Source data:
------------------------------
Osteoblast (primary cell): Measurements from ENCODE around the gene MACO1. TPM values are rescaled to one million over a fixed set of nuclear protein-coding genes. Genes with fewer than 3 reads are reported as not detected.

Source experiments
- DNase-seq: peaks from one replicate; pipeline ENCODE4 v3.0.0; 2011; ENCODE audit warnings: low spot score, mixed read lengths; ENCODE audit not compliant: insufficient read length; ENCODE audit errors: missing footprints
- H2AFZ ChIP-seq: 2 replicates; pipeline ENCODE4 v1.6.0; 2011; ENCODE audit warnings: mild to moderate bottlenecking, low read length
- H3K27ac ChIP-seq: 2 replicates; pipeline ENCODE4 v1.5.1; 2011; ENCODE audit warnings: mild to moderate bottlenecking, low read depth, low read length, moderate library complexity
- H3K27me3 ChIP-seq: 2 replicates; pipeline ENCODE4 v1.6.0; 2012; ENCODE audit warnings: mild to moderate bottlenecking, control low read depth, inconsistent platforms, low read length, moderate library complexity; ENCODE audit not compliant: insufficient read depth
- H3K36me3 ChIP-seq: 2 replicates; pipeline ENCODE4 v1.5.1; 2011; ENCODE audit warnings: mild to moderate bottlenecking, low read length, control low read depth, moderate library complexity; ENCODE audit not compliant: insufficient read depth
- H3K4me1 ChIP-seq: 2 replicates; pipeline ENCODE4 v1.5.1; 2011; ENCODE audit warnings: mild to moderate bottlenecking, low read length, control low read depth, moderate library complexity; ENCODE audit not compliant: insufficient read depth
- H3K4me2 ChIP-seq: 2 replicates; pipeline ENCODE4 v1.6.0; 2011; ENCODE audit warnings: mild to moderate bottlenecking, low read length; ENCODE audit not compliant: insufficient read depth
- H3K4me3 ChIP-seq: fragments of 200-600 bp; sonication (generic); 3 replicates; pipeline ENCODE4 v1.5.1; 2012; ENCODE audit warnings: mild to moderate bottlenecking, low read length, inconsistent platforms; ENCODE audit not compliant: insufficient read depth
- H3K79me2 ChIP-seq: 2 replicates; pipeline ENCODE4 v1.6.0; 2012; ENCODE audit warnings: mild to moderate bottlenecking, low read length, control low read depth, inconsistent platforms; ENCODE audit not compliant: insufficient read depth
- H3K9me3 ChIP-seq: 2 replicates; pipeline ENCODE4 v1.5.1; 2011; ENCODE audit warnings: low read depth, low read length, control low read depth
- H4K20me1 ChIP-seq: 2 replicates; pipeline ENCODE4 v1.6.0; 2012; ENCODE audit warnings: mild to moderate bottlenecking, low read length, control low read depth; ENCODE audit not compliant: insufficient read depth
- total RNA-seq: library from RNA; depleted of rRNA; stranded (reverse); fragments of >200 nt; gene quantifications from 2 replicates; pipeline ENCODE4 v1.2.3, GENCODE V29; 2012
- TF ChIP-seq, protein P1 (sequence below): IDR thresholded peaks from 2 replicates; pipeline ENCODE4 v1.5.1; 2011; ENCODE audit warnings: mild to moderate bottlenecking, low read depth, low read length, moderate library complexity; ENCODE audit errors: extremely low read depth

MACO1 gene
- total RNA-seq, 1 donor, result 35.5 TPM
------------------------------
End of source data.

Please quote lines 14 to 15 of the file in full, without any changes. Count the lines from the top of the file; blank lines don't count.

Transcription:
- total RNA-seq: library from RNA; depleted of rRNA; stranded (reverse); fragments of >200 nt; gene quantifications from 2 replicates; pipeline ENCODE4 v1.2.3, GENCODE V29; 2012
- TF ChIP-seq, protein P1 (sequence below): IDR thresholded peaks from 2 replicates; pipeline ENCODE4 v1.5.1; 2011; ENCODE audit warnings: mild to moderate bottlenecking, low read depth, low read length, moderate library complexity; ENCODE audit errors: extremely low read depth